Combating human trafficking, Kentucky’s attorney general makes local stop

Nelson County Gazette / WBRT Radio

Thursday, July 13, 2017 — Kentucky’s top lawyer came to Bardstown Wednesday afternoon. Attorney General Andy Beshear was on the campus of the Sisters of Charity of Nazareth in Crimmins Hall to talk about human trafficking. Beshear was invited by the Human Trafficking Task Force of Nelson County.


Beshear said human trafficking represents the worst form of abuse.

“We work every day to seek justice for victims, both because the traffickers need to be held responsible, and for the victims who have had untold amounts of trauma perpetrated against them need our help,” he said.

Beshear said victims of human trafficking are often the most marginalized in society—those who are abused, homeless, runaways, refugees or immigrants.

As Attorney General, he often hears people denying that human trafficking doesn’t happen in local communities.

“It occurs in every county, city and community in this state, and is increasing all over Kentucky,” he said. And he is taking action to combat it.

Besides pushing legislation that can help to better protect victims, such as “Truckers Against Trafficking,” Beshear is offering training in recognizing human trafficking across the state, from rural Kentucky to suburbia. The training begins July 17 in Lexington, and will continue later this month through August in Paducah, Marshall County and Louisville.

The “Truckers Against Trafficking” program is endorsed by the Kentucky Truckers Association, and would require 30 minutes of training on recognizing human trafficking and a wallet card with the number to report the crime.

Beshear cited shocking examples of human trafficking, including a foster parent selling his foster daughter’s body for furniture, and parents trying to pimp their young children out in front of a movie theater.

“In the Commonwealth of Kentucky, there is no such thing as a child prostitute. That child is being trafficked,” he said.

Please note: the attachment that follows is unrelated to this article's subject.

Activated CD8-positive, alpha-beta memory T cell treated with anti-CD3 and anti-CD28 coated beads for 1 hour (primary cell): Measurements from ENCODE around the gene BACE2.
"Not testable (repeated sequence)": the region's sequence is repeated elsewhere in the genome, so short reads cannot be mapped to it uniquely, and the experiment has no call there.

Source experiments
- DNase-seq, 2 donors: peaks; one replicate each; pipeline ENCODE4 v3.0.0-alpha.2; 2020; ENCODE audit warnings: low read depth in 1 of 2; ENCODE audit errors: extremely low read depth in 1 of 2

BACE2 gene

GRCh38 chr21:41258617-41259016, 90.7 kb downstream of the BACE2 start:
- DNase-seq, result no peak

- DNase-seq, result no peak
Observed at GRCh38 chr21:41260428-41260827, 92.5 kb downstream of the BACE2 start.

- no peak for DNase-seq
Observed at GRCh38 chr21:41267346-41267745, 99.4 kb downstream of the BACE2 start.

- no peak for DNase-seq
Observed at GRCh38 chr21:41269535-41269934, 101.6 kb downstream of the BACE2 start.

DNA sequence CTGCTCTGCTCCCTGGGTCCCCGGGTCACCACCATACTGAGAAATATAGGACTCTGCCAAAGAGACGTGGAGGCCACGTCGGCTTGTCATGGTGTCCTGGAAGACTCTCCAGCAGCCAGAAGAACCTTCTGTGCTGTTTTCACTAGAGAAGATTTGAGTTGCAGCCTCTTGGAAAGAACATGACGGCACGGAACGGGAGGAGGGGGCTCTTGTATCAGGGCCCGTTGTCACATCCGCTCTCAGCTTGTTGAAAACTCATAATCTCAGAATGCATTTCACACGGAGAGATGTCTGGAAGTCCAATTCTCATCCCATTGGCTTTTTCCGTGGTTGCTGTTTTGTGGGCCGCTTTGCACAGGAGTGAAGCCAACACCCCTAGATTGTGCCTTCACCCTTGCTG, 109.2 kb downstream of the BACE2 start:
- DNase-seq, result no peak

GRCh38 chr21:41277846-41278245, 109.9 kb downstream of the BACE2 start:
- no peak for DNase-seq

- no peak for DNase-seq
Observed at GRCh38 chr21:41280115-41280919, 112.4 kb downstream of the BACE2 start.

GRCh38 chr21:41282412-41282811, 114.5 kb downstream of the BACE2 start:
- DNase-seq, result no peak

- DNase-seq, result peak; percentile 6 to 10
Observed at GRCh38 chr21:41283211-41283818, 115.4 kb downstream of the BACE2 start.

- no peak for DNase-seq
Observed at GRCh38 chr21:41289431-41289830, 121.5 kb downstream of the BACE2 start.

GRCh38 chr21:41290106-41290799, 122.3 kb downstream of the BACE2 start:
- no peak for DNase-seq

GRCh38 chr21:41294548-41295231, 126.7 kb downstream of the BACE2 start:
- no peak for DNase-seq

Beshear added that a district judge in northern Kentucky was recently prosecuted on multiple counts of the crime. Across the state, Beshear says the need is still there for awareness.

“We want to make sure that no trafficker can hide and that every community has the proper tools to be safe and free of human trafficking.”

Throughout the last year, Beshear has established the Kentucky Attorney General’s office as the leading agency in fighting human trafficking. In fact, his office has the state’s only full-time human trafficking investigator.

In 2016, Beshear’s office arrested more online child predators than any year in the history of the office, totaling near 80 arrests, indictments, and convictions across the Commonwealth.
His office is currently working 14 human trafficking cases and has assisted law enforcement in an effort to resolve 96 other human trafficking complaints.

When asked if he’d follow in his father’s footsteps, former Governor Steve Beshear, about a run for governor, Beshear chuckled and said he’s working as hard as he can as Kentucky’s Attorney General.

“I love being Kentucky’s Attorney General, and until whatever time I have to make a decision for the future, I’m going to work every single minute I can to protect Kentucky families.”

Throughout the Commonwealth, more than 1,500 individuals have been trained to recognize human trafficking. In addition, partnerships have been made with The Kentucky Baptist Convention, The Kentucky Hotel Association, Kentucky Truckers Association and United Parcel Service.

To learn more about human trafficking and efforts to fight it, contact the Attorney General’s Office of Child Abuse and Human Trafficking Prevention and Prosecution at (502) 696-5300. The national human trafficking hotline number is 888-373-7888.


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